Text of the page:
I’ve not been all that public about my new position at Columbia College Chicago. Fifty years ago, people would have called it radio silence. But in this age of the always-on newsfeed this silence merits little note. Except my own. Because the silence has been mine. And hopefully, now it’s over. Moving is complicated. So is a new job. And a new city. And saying goodbye to friends. And a slew of garden-variety complications exacerbated by any move. Needless to say, I’m somewhat settled again.
And the first thing I want to say is that I’m incredibly proud and thankful to be working at Columbia College Chicago (which I’ll now refer to as CCC). So far, the students have been a revelation. Most coming from a lower-middle class background with a career-focuses embedded somewhere within the arts or arts-supporting-professions. I’ve got dancers, radio producers, set designers, fashion majors, music agency, etc. A solid percentage of my students’ experience of academic environments is that of the outsider with plenty of brains and ambition, but little correspondence between their own investments/preoccupations and the most standard academic focuses of high schools and larger academic institutions. To some degree–and I’ll admit I’m a newbie just trying to get a foothold–I get the sense that this is a place that attracts academic “outsiders.” But of a relatively specific sort. Not the sort who arrive at an institution ill-prepared to dive-in to the rigors of a traditional four-year university. And not the sort who lack the focus to succeed. Rather, I’m getting the sense that most of my students are young men and women who’ve finally found a place that has institutionalized and certified the professionalization and career tracks in which they are interested.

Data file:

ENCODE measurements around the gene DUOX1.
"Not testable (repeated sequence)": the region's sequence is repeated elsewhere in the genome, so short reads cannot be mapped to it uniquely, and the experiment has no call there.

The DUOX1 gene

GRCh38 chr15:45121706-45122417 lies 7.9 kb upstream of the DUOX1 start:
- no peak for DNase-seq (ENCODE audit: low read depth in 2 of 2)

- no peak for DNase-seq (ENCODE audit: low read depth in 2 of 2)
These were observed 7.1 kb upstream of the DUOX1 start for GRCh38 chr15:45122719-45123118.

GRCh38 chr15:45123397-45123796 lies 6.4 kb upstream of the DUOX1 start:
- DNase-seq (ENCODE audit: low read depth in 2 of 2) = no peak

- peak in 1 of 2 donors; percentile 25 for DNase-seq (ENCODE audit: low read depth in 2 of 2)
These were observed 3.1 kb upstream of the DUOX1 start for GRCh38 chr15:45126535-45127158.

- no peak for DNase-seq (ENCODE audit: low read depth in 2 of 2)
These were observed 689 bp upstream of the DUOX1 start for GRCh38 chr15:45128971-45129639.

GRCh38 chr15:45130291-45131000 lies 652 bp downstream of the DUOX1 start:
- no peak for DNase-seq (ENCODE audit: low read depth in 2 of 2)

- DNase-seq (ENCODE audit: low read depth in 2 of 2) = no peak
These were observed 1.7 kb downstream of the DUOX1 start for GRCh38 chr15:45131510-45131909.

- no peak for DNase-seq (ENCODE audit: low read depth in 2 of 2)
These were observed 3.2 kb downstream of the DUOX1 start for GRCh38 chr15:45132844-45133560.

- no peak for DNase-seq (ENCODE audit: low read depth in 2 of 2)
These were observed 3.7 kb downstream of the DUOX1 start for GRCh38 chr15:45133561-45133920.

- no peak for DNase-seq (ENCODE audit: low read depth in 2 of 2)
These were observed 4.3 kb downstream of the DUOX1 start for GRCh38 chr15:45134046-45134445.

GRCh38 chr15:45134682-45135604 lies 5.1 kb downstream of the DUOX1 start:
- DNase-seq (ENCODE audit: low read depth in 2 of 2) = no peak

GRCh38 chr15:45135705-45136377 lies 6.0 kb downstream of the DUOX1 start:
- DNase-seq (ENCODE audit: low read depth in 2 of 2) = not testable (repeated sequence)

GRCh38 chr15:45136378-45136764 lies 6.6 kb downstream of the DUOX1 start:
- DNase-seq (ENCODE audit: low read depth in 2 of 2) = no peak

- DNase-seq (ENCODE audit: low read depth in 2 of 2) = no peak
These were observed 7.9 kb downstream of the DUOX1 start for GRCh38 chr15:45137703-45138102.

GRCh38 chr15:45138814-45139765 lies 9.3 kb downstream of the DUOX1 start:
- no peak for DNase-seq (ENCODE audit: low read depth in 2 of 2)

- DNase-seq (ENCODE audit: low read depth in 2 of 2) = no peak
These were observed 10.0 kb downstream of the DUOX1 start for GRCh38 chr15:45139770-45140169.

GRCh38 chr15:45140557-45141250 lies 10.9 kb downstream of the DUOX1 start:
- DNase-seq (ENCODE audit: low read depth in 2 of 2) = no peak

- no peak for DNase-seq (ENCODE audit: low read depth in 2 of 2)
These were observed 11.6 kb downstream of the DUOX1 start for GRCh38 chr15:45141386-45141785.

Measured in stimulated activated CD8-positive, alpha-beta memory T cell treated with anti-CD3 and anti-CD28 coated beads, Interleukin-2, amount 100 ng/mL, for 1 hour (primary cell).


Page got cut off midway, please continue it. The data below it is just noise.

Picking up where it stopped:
It’s basically a large, urban college for creatives. Smart, motivated, and surprising students. To some extent, I can’t believe how lucky I am.
As an undergraduate, I majored in Architecture for a year, ended up only a credit short for a studio-arts minor, and majored in English Literature. My master’s degree is in Creative Writing with an emphasis in poetry. And after graduate school, I spent four-years as a full-time potter. The fine arts have always been a part of my life, and that background provides me with a wealth of knowledge–and surprising street cred–with these students. It’s something I’ve not experienced before.
While I’m here, I’m going to be making some major changes to my teaching practices. Not at all re-inventing myself. Rather, I now feel I have the freedom (from the administration) and the trust (of my colleagues and students) to push the limits of this particular institution in terms of digital writing practices in the first-year composition classroom. My first-semester course students will be producing both audio-projects and audio-visual digital projects. The texts we’ll be “reading” will encompass audio texts, online video, blogs, and selections from longer graphic texts.
I’ll soon be posting my course website for anyone who’s interested. Thanks for stopping by.